One winces briefly to see Parmigianino referred to as “the little cheese painter”, as the author playfully imagines the student unfamiliar with Italian unsettled by the odd-sounding nickname , but this is just another sign of Jennifer Kilgore-Caradec’s wonderful ability to sense and anticipate the catches in her students’ thought-processes. One is agreeably stimulated by the erudite ease of her authoritative yet warm and lively voice. Clearly, the user of this manual is in the hands of a first-class researcher and teacher. In her capacity as a Geoffrey Hill expert, Jennifer Kilgore-Caradec is also well equipped to convey a sense of the collective and emulative effort that poetry writing can be. In several places, this book makes it evident what a novel and productive angle of approach the Hill-Ashbery conjunction is.
Formally, there is a small number of imperfections: some font size variation, a couple of typos, two lines of verse unseparated in the important quote p. 141. But it is a remarkably clean text, in spite of the daunting delivery deadlines that are one of the constraints of publishing for a French concours (other limitations pertaining to the genre include the absence of an index and the absence of images, the latter making it necessary for the student to have a connected viewing device at hand while reading the handbook to look up the numerous musical or visual pieces pointed to as elements of the Ashberian collage). The writing is reader-friendly and helpful in its transitions, with short, manageable and clearly titled subchapters.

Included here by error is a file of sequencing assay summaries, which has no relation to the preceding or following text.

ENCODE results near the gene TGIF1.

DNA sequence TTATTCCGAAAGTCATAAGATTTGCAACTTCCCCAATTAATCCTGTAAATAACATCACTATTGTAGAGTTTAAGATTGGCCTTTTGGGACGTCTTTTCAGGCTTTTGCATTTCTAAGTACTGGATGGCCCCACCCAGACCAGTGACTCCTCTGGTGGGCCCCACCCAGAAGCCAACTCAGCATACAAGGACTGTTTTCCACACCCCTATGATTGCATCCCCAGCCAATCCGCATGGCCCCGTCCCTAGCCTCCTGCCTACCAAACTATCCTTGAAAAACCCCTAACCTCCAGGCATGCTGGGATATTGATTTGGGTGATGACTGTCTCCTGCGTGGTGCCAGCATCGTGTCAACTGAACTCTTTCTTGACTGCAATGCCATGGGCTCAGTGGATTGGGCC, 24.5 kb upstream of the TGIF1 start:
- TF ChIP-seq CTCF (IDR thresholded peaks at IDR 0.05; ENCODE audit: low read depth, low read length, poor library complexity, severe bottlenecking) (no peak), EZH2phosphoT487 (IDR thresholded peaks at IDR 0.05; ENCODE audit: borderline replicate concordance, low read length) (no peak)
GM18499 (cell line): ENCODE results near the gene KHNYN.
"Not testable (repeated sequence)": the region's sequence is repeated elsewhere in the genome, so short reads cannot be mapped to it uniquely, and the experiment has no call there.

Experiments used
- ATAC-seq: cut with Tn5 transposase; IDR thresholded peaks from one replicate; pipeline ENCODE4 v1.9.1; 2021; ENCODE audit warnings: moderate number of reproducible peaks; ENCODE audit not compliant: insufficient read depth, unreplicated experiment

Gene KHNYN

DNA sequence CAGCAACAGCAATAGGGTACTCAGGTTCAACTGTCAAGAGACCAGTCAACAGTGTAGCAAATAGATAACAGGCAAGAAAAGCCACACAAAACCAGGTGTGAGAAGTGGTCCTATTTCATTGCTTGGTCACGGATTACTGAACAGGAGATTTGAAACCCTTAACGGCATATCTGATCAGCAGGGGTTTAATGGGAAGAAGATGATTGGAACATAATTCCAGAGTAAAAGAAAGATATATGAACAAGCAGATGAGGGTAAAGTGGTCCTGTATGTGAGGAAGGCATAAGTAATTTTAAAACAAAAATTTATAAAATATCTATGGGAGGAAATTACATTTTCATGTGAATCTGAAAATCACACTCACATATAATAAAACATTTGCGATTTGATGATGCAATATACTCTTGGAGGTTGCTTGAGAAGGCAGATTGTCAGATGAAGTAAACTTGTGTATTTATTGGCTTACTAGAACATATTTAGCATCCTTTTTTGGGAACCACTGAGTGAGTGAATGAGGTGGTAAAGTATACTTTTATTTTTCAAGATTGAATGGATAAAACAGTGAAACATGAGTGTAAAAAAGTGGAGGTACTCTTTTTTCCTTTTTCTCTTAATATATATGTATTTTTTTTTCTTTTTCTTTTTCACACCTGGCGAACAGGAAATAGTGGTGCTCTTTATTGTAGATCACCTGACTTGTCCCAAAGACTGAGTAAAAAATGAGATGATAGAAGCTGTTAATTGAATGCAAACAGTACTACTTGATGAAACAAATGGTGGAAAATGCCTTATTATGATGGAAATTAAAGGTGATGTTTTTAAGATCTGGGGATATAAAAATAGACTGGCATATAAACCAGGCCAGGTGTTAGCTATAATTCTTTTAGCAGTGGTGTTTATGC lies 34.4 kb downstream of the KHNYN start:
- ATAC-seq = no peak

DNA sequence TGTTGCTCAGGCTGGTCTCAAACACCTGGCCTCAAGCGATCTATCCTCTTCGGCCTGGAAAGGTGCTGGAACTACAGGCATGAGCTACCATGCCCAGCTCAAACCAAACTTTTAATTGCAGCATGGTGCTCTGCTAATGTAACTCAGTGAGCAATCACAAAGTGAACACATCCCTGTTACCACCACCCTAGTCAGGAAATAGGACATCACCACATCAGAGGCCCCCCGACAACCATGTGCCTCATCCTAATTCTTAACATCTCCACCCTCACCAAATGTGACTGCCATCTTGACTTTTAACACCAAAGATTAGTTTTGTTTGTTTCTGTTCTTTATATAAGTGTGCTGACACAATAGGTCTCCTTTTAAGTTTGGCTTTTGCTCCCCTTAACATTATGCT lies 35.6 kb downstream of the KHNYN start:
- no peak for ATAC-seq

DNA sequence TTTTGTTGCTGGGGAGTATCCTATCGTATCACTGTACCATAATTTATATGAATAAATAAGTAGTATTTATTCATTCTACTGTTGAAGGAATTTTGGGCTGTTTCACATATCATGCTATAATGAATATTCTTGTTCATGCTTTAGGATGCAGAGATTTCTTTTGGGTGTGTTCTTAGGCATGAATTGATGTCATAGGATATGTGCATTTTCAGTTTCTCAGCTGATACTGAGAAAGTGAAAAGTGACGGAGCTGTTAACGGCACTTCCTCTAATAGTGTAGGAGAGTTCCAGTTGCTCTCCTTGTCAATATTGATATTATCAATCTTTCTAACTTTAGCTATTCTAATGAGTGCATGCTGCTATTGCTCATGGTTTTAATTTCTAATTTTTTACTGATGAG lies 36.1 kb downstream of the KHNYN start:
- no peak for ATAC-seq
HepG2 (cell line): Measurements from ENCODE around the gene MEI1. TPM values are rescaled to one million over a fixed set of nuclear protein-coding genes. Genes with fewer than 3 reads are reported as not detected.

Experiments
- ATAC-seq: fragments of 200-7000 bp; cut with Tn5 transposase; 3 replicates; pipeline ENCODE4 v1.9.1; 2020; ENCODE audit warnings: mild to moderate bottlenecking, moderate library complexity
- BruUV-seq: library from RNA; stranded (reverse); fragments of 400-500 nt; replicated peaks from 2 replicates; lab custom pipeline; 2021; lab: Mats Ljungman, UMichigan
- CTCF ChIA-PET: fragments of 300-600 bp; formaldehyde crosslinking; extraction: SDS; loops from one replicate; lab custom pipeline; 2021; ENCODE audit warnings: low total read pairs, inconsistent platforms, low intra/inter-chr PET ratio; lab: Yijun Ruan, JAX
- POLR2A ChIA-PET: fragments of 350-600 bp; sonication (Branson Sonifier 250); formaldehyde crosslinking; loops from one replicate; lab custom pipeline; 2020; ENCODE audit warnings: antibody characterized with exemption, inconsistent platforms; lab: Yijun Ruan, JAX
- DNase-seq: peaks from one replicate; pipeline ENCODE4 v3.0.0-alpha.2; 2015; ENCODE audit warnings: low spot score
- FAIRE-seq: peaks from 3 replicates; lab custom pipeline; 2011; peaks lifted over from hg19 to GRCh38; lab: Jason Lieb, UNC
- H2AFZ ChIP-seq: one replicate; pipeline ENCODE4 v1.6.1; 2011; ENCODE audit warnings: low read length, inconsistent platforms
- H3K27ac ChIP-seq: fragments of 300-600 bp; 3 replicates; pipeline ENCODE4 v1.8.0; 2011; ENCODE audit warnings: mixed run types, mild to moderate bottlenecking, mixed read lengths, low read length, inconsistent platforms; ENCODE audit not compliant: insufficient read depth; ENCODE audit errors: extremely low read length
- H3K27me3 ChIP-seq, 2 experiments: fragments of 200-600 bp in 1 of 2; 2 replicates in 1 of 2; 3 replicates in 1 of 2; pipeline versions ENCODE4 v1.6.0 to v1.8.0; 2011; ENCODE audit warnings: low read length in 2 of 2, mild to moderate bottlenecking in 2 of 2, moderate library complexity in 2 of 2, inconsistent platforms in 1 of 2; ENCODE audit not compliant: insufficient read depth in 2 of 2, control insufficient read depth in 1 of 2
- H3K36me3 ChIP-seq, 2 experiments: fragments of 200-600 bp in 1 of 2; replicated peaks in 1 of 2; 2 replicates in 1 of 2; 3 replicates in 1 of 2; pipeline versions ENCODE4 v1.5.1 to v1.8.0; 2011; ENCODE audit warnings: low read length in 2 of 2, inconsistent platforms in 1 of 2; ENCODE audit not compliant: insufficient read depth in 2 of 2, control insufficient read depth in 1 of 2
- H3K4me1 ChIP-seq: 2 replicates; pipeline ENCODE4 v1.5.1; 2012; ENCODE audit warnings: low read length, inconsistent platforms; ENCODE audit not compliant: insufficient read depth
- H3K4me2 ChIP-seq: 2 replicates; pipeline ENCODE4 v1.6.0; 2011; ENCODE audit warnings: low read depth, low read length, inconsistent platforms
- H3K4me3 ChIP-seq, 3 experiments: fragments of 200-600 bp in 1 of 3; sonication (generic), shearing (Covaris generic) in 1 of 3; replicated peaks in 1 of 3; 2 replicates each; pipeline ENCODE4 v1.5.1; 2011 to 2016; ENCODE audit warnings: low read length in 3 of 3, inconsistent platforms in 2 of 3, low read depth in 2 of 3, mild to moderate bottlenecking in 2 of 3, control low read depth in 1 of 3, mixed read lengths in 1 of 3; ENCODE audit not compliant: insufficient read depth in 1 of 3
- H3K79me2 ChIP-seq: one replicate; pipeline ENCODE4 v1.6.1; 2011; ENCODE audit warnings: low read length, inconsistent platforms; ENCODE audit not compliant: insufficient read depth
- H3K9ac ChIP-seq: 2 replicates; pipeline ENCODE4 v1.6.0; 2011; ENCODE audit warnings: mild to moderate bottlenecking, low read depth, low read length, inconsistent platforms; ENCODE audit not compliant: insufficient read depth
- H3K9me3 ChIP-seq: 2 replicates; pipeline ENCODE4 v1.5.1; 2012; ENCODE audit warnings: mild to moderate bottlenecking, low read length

Another sign of the author’s rare capacity for teacherly empathy is her sensitivity to time management issues and prioritizing. The bibliography is “very select” indeed, but usefully itemized and hierarchized for concours preparation purposes. One is assured that listening to all four minutes of Liszt’s “Grand Galop Chromatique” is time well spent, and that looking at Ashbery’s visual collages is worth one’s while when trying to understand how his poetry works. I am unsure what non-specialist students in a hurry will make of chapter seven, an endeavour to assess the impact of John Ashbery’s work by tracing a wide constellation of poets he may or may not have interacted with and of potential heirs to his style [175-190], but the appendices are invaluable time savers: lists of artists and musicians Ashbery met and/or wrote about and of French authors translated by him, as well as an ambitious cultural timeline spanning a century and a half and juxtaposing literary / artistic with mass culture landmarks and social / political events.